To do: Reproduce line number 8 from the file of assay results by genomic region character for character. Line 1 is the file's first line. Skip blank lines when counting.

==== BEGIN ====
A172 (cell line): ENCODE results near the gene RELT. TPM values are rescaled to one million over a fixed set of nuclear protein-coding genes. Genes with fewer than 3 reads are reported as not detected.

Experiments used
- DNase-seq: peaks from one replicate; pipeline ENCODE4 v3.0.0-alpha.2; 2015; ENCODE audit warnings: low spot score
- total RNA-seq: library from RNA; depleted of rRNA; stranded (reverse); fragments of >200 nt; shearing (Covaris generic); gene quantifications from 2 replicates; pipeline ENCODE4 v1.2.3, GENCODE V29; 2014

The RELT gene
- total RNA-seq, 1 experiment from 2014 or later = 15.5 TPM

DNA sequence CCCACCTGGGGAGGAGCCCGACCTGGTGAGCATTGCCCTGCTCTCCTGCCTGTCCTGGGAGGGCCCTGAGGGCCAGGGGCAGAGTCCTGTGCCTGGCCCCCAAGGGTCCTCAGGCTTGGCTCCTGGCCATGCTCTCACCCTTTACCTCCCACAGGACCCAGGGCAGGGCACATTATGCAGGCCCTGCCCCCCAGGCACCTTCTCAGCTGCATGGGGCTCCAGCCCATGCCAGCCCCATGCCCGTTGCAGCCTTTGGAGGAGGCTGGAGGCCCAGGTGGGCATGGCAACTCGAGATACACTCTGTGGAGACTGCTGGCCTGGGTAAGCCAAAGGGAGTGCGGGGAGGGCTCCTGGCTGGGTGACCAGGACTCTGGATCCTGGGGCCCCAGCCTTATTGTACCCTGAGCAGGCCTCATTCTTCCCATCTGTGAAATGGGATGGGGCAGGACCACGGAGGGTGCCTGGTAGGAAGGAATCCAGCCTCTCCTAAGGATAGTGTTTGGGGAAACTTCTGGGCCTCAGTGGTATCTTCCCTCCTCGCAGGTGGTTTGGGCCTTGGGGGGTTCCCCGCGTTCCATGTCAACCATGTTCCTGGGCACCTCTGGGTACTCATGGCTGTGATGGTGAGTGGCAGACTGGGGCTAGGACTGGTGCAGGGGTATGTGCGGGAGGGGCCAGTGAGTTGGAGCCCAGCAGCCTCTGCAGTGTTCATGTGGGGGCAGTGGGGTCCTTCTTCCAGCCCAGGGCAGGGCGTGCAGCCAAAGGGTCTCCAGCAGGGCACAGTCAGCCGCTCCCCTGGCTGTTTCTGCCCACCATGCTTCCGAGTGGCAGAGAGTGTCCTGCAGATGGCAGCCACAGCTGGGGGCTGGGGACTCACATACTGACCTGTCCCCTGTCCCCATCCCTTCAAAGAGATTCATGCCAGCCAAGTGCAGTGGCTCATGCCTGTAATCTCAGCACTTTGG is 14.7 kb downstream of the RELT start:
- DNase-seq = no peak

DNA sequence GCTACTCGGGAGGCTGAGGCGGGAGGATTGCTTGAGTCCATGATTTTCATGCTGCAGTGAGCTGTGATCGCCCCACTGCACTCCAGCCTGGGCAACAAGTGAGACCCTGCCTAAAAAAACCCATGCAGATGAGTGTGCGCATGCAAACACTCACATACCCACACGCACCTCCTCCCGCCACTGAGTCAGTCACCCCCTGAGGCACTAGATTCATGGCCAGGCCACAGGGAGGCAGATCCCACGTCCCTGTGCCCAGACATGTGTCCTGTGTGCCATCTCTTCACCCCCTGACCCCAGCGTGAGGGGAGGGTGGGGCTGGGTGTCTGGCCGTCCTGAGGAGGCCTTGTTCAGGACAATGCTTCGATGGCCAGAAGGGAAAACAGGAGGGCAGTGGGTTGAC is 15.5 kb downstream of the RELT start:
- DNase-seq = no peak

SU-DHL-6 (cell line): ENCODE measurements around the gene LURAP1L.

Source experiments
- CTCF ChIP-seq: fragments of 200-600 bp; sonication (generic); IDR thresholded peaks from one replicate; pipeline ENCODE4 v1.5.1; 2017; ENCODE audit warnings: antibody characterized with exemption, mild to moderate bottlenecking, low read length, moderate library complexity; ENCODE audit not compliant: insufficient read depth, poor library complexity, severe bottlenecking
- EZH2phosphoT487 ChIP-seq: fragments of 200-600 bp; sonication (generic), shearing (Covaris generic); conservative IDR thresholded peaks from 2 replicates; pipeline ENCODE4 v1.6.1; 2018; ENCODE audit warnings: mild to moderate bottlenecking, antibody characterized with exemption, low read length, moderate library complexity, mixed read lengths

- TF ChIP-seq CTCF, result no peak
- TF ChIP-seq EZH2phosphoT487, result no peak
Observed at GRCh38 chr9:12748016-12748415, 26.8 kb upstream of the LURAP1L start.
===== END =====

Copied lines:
- DNase-seq = no peak